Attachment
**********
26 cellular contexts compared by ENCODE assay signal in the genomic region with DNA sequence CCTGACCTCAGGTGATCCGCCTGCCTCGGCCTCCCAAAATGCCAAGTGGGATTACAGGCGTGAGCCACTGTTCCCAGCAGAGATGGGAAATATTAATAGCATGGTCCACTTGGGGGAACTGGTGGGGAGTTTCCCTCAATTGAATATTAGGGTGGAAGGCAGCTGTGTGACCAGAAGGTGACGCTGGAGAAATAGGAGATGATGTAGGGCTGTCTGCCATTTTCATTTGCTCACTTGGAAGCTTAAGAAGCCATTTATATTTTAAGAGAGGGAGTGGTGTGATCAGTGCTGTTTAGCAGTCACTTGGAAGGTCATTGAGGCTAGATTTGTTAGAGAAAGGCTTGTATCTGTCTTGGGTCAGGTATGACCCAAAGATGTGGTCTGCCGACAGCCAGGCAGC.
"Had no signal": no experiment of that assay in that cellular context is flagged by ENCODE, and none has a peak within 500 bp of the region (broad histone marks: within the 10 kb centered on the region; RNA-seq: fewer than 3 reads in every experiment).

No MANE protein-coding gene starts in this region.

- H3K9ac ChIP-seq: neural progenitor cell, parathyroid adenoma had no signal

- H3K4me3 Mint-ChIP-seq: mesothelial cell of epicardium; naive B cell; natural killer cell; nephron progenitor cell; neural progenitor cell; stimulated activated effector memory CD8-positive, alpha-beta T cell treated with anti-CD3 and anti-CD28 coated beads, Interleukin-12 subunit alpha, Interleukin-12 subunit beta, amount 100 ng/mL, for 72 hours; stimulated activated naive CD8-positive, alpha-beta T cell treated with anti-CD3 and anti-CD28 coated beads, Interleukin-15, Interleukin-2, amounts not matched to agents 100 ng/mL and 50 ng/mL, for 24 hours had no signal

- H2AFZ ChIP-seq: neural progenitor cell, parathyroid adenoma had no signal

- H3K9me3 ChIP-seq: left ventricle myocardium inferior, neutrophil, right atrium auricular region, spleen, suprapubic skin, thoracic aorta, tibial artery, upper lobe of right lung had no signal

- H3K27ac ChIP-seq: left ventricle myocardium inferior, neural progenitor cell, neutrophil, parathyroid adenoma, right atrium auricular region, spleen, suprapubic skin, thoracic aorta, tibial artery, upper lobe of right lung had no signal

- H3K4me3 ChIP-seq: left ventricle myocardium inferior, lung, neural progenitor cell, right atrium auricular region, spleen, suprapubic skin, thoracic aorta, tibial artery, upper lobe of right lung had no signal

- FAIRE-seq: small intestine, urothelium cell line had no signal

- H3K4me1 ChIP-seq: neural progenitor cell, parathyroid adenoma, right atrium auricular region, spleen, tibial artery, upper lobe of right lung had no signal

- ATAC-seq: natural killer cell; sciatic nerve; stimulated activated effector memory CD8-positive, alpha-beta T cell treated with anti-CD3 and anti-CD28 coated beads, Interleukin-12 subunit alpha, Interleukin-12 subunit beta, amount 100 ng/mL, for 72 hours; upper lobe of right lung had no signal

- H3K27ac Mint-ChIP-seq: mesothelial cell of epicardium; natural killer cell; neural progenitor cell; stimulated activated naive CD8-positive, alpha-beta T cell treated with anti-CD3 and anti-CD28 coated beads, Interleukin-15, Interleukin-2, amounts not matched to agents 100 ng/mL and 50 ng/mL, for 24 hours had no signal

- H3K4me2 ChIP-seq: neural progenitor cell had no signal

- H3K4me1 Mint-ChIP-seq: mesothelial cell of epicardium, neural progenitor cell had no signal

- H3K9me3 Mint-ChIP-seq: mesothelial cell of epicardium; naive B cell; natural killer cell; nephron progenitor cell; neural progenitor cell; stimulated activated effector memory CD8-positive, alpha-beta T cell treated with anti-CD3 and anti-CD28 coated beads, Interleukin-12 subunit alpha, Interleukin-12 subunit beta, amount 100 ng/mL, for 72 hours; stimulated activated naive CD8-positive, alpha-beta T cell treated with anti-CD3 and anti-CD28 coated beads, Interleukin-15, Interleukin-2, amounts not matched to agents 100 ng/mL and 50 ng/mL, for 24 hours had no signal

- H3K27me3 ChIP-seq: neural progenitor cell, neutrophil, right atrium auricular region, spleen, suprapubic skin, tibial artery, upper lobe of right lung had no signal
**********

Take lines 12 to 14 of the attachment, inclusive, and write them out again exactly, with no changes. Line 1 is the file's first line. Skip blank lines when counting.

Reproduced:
- ATAC-seq: natural killer cell; sciatic nerve; stimulated activated effector memory CD8-positive, alpha-beta T cell treated with anti-CD3 and anti-CD28 coated beads, Interleukin-12 subunit alpha, Interleukin-12 subunit beta, amount 100 ng/mL, for 72 hours; upper lobe of right lung had no signal

- H3K27ac Mint-ChIP-seq: mesothelial cell of epicardium; natural killer cell; neural progenitor cell; stimulated activated naive CD8-positive, alpha-beta T cell treated with anti-CD3 and anti-CD28 coated beads, Interleukin-15, Interleukin-2, amounts not matched to agents 100 ng/mL and 50 ng/mL, for 24 hours had no signal

- H3K4me2 ChIP-seq: neural progenitor cell had no signal